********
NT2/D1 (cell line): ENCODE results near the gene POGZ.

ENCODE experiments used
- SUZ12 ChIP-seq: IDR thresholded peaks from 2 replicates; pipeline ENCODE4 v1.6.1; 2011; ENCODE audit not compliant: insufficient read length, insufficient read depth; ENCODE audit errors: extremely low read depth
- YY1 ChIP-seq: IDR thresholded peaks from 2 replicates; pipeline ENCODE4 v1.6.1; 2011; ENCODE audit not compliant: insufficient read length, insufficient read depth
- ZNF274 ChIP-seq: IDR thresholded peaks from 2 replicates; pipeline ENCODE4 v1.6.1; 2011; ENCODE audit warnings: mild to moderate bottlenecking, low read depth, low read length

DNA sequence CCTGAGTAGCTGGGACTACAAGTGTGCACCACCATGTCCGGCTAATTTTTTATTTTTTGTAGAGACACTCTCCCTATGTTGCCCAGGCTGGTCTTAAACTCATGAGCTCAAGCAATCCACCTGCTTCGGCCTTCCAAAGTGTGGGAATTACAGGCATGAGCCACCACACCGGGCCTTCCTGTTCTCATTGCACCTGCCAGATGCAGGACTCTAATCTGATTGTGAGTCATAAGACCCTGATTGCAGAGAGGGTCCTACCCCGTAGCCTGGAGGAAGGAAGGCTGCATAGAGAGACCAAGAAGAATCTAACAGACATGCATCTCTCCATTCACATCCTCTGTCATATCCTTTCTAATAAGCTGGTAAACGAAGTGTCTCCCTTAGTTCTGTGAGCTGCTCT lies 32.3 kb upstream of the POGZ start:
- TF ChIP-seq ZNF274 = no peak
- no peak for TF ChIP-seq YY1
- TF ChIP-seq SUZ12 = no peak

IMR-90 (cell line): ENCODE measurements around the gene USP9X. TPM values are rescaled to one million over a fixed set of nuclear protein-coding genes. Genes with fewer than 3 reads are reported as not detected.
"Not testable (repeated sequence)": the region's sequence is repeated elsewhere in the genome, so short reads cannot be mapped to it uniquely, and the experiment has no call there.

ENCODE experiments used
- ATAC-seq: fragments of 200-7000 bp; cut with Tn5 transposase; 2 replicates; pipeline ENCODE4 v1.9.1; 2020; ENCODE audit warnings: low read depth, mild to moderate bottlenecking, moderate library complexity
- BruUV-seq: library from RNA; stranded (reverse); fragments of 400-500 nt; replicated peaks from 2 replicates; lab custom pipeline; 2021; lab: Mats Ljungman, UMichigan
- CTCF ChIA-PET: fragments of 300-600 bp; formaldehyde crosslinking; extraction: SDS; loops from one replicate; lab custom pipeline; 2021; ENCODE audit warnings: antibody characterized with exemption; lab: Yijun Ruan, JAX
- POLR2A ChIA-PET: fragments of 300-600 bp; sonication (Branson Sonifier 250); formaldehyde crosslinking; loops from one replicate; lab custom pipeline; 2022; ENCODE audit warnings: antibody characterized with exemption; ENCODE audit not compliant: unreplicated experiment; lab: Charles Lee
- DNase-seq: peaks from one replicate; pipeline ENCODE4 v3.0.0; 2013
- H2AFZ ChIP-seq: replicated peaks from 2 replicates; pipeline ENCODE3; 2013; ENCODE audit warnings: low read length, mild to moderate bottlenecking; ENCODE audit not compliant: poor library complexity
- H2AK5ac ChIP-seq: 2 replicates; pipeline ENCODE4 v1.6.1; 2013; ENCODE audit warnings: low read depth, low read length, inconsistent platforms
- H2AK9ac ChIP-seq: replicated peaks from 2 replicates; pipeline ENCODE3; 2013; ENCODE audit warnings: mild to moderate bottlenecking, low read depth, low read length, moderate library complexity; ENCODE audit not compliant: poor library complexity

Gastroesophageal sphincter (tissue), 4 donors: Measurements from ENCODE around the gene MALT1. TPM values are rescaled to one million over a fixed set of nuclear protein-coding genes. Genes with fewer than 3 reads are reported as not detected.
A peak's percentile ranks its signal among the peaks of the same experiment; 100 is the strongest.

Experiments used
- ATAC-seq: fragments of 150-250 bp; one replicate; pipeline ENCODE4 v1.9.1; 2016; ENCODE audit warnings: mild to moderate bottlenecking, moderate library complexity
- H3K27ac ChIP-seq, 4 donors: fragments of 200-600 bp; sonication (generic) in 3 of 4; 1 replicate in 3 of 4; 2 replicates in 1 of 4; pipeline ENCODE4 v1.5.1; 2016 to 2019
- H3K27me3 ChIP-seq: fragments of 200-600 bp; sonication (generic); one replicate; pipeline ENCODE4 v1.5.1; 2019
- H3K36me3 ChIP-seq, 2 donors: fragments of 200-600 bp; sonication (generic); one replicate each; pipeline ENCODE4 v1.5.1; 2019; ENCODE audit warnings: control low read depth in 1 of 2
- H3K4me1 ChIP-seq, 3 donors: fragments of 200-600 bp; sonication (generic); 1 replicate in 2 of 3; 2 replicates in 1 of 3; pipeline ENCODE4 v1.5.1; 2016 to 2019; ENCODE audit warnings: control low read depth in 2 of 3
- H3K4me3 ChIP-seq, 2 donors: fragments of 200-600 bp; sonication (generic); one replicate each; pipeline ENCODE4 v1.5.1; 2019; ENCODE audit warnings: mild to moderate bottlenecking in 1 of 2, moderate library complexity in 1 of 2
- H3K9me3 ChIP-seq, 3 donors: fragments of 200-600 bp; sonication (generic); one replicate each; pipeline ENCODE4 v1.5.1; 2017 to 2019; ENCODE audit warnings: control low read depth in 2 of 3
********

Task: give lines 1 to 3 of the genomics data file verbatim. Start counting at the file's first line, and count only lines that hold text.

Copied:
NT2/D1 (cell line): ENCODE results near the gene POGZ.

ENCODE experiments used
- SUZ12 ChIP-seq: IDR thresholded peaks from 2 replicates; pipeline ENCODE4 v1.6.1; 2011; ENCODE audit not compliant: insufficient read length, insufficient read depth; ENCODE audit errors: extremely low read depth